As shown in FIG. 1, each segment 26 is formed from an integral body of extruded aluminum and includes three sets of inwardly extending, opposed conveyor support ribs. The first set of ribs 34 is located at the top of sidewalls 30 and supports the upper run 18 of conveyor belt 14. A second pair of conveyor support ribs 36 extend inwardly from the sidewalls between the top and bottom of the section a distance further than ribs 34 to support the return run 20 of belt 14. A third pair of support ribs 38 are located below ribs 36 and extend inwardly from the sidewalls a distance less than ribs 36. Ribs 38 are used to support the return run of a conveyor belt 96 different than belt 14 as shown in FIG. 3. Ribs 38 extend inwardly from the sidewalls 30 a relatively short distance to permit use of a belt like belt 14 including a article support members 44, shown in dashed lines in FIG. 1, which project above the support plates 22. Members 44 extend above the plate 22 a sufficient distance so that on the return run of the conveyor belt the members extend below, but do not engage, the short ribs 38.
Elongate U-shaped plastic low-friction wear strips 40 are fitted on ribs 34 and support the outer ends of plate 22. The spacing between the wear strips 40 is less than the spacing between tabs 24 to permit ready removal of the upper run of belt 14 for cleaning of the top of the guidetrack. Elongate wear strips 42 are fitted on ribs 36 and support the tabs 24 of the return run of belt 14.
Sidewalls 30 are joined together by two integral members extending across the width of the guidetrack. Horizontal flat plate 46 joins the sidewalls a distance below ribs 34 sufficient to provide clearance with belt tabs 24. The flat plate facilitates cleaning the top of the guidetracks below run 18. The sidewalls are also joined by a zigzagged cross member 48 located below plate 46 and including a number of alternate horizontal and vertical sections to define alternate upwardly facing and downwardly facing recesses extending along the length of the guidetrack segment. The zig-zagged member strengthens the guidetrack segment. Inwardly facing ribs 50 partially close the downwardly facing mouths of recesses 52. The mouths of recesses 52 are laterally offset from ribs 36 and strips 42 to facilitate joining together adjacent segments 26 as described below. Two vertical interior walls 54 join plate 46 to zigzag cross member 48 at the top walls of recesses 52 and further strengthen the guidetrack. The plate 46, cross member 48 and interior walls 54 form a rigid connection joining sidewalls 30.
The guidetrack segments 26 of conveyor frame 12 are arranged end-to-end along the length of the conveyor. Adjacent segments are held together by a pair of spliced joints 56 each including an elongate metal splice connector 58 fitted into the recesses 52 in the ends of each segment. As shown in FIG. 1, the splice connectors 58 have a tight sliding fit within the recesses to assure that the abutting segments 26 are properly aligned and that sidewalls 30 and sides 32 abut and are continuous and the joints 28 are tight. Set screws 60 carried in connectors 58 engage the bottoms of recesses 52 to hold the adjacent segments 26 together and form frame 12. Tools used to tighten the set screws extend freely up past wear strips 42. The belt 14 is installed in the frame after the segments 26 are assembled to form the frame.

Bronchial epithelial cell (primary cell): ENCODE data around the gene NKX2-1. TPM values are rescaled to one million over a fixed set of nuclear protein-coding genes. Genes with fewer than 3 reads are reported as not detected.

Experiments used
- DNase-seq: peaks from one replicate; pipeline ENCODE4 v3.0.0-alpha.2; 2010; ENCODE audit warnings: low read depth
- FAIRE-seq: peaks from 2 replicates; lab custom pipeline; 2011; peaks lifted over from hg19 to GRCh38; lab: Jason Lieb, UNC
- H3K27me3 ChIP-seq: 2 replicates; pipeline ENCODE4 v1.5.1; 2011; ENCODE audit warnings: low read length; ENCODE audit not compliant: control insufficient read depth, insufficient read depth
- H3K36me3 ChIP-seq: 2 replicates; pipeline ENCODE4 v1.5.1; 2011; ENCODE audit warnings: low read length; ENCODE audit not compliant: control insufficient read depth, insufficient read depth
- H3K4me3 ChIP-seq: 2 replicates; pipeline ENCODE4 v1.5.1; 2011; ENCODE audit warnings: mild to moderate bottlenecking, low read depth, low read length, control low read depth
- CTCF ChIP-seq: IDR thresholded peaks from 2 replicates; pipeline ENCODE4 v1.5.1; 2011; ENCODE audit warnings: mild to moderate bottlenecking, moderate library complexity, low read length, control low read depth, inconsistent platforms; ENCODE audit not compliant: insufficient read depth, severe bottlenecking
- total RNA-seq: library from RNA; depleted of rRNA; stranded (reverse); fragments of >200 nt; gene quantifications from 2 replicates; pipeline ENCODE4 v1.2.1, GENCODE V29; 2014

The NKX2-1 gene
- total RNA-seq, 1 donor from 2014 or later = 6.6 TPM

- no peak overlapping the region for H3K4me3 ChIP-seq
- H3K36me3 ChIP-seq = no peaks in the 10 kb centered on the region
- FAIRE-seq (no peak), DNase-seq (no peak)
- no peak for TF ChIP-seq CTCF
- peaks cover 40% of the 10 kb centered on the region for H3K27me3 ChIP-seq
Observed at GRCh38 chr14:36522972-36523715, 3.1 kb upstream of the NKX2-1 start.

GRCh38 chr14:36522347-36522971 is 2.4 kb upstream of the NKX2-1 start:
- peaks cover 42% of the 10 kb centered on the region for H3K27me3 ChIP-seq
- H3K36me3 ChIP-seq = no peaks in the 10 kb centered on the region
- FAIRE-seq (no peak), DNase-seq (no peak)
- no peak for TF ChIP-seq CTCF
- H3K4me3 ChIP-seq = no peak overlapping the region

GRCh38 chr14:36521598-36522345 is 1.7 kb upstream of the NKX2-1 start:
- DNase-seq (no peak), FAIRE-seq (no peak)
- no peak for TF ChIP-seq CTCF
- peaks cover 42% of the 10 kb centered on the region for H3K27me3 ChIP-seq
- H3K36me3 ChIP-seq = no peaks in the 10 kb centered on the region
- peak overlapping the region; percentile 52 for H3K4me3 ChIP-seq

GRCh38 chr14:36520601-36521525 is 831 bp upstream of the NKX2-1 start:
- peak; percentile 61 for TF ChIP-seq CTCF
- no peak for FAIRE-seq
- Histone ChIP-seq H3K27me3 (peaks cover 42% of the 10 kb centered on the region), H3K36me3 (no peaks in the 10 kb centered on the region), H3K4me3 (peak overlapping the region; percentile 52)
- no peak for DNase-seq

Segments 26 include a pair of elongate recesses 62 located inwardly of the lower ends of sidewalls 30. Each guide rail 16 is supported by a plurality of spaced L-shaped brackets mounted to the track segments in recesses 62. As illustrated in FIG. 1, the guide rail 16 located to the left and above the upper conveyor run 18 is supported by a number of spaced L-shaped brackets 64, each having a vertical leg 66 spaced outwardly from the adjacent sidewall 30 and extending upwardly from the bottom of the sidewall to the guide rail. Bracket 64 also includes a horizontal leg 68 that extends under the sidetrack segment 26 and is secured to the bottom of the segment by bolts 70 extending through holes in the leg 68 and engaging nuts 72 closely fitted within the two recesses 62.
The guide rail 16 on the right side of the guidetrack segment is similarly held in place by a plurality of L-shaped brackets 74 having vertical legs and horizontal legs bolted to recesses 62. FIGS. 1 and 2 illustrate that brackets are laterally offset along the length of the guidetrack segments.
The guide rails 16 are of conventional design and include an elongate metal rail 76 and a low friction plastic wear strip 78 facing the upper conveyor run 18. The rails 76 are held to brackets 64, 74 by nut and bolt connections 80.
FIG. 3 illustrates a modular conveyor 90 similar to conveyor 10 having an elongate conveyor frame 92 formed from a number of series connected guidetrack segments 94 identical to segments 26 of conveyor 10. A mat-top conveyor belt 96 is mounted on frame 92 and includes an upper run 98 supported by wear strips 40 mounted on ribs 34 and a lower return run 100 supported by wear strips 102' on ribs 38. The conveyor 90 includes conventional end rollers for reversing the direction of runs 98 and 100 and a conveyor drive for moving the conveyor belt 96.
FIG. 3 also illustrates a typical mounting system 102 which may be used to support either of conveyors 10 or 90. The system includes a pair of L-shaped brackets 104 and 106 each of which includes a horizontal leg 108 extending along the bottom of the guidetrack segment 94 and a vertical leg 110 extending vertically downwardly from the outer end of leg 108. The legs 108 are secured to the bottom of the guidetrack segment 104 by nut and bolt connections 112 identical to connections 70 and 72 securing brackets 64 to segments 26. The adjacent brackets 104 and 106 are laterally offset from each other in the same manner adjacent brackets 64 and 65 are offset from each other as shown in FIG. 2.
Conveyor 90 may also be provided with guide rails, support brackets and connections like those shown in FIG. 1.
The individual guidetrack segments 94 of frame 92 are held together by spliced connections 56, as previously described in connection with conveyor 10.
The outer surfaces of the sidewalls of segments 94 are flat, imperforate, recess free and smooth identical to the outer surfaces of the sidewalls of the guidetrack segments 26 of conveyor 10. The adjacent ends of the sidewalls in the frame 42 form tight vertical joints like joints 28. In both conveyors, the guiderail support brackets, if used, are mounted on the bottom of the guidetrack segments without formation of any openings or holes through the sidewalls, thereby eliminating crevices or openings which are hard to clean where contamination, including bacteria, can collect and grow. Spacing of the guide rail support brackets outwardly from the sides of the conveyor guidetrack eliminates mounting holes and openings where contamination and bacteria may collect and facilitates thorough cleaning of both the sidewalls and the brackets.